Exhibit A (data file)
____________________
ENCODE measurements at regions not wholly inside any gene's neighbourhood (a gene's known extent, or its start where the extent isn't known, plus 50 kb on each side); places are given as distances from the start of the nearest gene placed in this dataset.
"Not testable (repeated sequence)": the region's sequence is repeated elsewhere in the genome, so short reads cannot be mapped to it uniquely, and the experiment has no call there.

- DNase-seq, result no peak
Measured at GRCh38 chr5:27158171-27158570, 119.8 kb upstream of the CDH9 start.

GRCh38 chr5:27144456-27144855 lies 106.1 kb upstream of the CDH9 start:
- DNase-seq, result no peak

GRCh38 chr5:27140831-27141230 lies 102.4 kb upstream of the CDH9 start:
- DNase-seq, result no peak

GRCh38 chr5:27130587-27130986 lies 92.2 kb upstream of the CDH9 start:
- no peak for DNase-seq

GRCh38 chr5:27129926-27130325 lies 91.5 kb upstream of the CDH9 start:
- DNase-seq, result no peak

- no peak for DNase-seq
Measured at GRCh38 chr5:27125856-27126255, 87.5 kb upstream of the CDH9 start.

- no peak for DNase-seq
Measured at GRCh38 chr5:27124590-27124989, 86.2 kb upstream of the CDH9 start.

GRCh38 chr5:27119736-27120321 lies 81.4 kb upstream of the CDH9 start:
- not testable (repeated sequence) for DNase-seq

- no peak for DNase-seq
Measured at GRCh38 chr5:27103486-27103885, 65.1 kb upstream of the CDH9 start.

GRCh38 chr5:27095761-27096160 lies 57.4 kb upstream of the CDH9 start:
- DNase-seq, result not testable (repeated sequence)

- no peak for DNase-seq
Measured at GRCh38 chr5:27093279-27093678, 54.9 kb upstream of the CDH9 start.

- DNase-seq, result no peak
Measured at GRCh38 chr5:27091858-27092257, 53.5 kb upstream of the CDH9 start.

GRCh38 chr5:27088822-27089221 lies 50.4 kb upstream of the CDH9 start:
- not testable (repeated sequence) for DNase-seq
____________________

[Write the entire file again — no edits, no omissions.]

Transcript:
ENCODE measurements at regions not wholly inside any gene's neighbourhood (a gene's known extent, or its start where the extent isn't known, plus 50 kb on each side); places are given as distances from the start of the nearest gene placed in this dataset.
"Not testable (repeated sequence)": the region's sequence is repeated elsewhere in the genome, so short reads cannot be mapped to it uniquely, and the experiment has no call there.

- DNase-seq, result no peak
Measured at GRCh38 chr5:27158171-27158570, 119.8 kb upstream of the CDH9 start.

GRCh38 chr5:27144456-27144855 lies 106.1 kb upstream of the CDH9 start:
- DNase-seq, result no peak

GRCh38 chr5:27140831-27141230 lies 102.4 kb upstream of the CDH9 start:
- DNase-seq, result no peak

GRCh38 chr5:27130587-27130986 lies 92.2 kb upstream of the CDH9 start:
- no peak for DNase-seq

GRCh38 chr5:27129926-27130325 lies 91.5 kb upstream of the CDH9 start:
- DNase-seq, result no peak

- no peak for DNase-seq
Measured at GRCh38 chr5:27125856-27126255, 87.5 kb upstream of the CDH9 start.

- no peak for DNase-seq
Measured at GRCh38 chr5:27124590-27124989, 86.2 kb upstream of the CDH9 start.

GRCh38 chr5:27119736-27120321 lies 81.4 kb upstream of the CDH9 start:
- not testable (repeated sequence) for DNase-seq

- no peak for DNase-seq
Measured at GRCh38 chr5:27103486-27103885, 65.1 kb upstream of the CDH9 start.

GRCh38 chr5:27095761-27096160 lies 57.4 kb upstream of the CDH9 start:
- DNase-seq, result not testable (repeated sequence)

- no peak for DNase-seq
Measured at GRCh38 chr5:27093279-27093678, 54.9 kb upstream of the CDH9 start.

- DNase-seq, result no peak
Measured at GRCh38 chr5:27091858-27092257, 53.5 kb upstream of the CDH9 start.

GRCh38 chr5:27088822-27089221 lies 50.4 kb upstream of the CDH9 start:
- not testable (repeated sequence) for DNase-seq